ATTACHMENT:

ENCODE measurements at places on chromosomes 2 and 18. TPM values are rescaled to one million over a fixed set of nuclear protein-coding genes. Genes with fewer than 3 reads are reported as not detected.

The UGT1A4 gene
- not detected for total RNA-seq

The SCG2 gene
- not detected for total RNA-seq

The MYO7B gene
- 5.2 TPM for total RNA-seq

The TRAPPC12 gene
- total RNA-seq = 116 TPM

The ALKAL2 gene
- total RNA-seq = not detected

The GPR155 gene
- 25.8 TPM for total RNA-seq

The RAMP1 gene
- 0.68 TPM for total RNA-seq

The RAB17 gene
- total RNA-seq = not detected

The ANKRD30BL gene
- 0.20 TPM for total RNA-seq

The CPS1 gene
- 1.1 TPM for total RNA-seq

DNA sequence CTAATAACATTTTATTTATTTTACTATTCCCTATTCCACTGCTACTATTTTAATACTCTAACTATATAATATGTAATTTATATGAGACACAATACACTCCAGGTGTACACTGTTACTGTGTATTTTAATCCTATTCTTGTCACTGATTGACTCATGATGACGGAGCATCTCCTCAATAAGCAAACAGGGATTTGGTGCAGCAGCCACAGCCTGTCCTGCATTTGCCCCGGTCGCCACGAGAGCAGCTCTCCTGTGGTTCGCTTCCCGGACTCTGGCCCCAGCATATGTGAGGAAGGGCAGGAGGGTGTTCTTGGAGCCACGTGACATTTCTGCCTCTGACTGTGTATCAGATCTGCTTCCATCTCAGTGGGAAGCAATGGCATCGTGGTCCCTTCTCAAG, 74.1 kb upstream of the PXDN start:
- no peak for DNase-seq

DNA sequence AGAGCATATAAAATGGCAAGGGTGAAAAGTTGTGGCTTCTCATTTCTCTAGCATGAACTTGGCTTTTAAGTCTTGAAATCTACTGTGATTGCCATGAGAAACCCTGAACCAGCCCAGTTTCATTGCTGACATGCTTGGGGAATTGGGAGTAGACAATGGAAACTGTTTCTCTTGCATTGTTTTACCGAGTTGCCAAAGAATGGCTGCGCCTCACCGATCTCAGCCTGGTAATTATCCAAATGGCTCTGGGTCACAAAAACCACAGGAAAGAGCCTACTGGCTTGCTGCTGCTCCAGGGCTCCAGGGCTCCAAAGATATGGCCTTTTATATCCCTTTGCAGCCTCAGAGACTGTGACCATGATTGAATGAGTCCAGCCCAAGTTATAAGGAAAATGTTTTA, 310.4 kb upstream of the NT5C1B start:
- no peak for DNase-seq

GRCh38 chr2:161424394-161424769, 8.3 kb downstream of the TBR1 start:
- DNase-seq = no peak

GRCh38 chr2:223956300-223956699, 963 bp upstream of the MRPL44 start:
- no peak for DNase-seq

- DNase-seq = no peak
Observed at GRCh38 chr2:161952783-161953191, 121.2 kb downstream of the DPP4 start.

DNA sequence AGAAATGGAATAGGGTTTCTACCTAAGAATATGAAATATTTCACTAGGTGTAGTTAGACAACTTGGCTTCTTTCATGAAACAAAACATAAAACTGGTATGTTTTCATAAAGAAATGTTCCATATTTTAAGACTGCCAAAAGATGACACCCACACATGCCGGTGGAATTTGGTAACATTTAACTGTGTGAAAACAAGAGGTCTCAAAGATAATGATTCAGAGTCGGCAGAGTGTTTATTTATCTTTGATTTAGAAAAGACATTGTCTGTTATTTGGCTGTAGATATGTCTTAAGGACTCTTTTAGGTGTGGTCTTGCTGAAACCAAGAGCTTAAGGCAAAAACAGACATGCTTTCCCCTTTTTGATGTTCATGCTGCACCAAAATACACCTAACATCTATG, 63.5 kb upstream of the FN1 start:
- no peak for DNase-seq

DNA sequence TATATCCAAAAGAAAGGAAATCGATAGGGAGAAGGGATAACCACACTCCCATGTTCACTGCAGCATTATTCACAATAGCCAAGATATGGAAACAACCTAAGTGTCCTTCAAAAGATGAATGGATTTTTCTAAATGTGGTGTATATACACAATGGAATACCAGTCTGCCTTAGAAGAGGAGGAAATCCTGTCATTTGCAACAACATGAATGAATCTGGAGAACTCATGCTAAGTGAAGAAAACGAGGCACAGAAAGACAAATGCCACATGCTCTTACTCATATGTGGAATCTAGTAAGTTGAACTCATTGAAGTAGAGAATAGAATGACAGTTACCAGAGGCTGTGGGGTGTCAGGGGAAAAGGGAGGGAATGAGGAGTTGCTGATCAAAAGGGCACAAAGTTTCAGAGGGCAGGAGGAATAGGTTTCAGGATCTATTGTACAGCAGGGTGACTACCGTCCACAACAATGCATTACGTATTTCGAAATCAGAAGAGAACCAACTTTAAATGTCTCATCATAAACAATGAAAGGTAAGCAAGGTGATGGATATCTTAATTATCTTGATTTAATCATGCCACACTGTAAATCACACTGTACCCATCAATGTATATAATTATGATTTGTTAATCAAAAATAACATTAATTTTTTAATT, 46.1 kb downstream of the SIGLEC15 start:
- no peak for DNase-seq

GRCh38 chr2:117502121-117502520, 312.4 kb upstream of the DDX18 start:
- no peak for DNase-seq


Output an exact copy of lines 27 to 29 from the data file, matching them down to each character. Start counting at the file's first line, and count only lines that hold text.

- DNase-seq = no peak

GRCh38 chr2:223956300-223956699, 963 bp upstream of the MRPL44 start:
- no peak for DNase-seq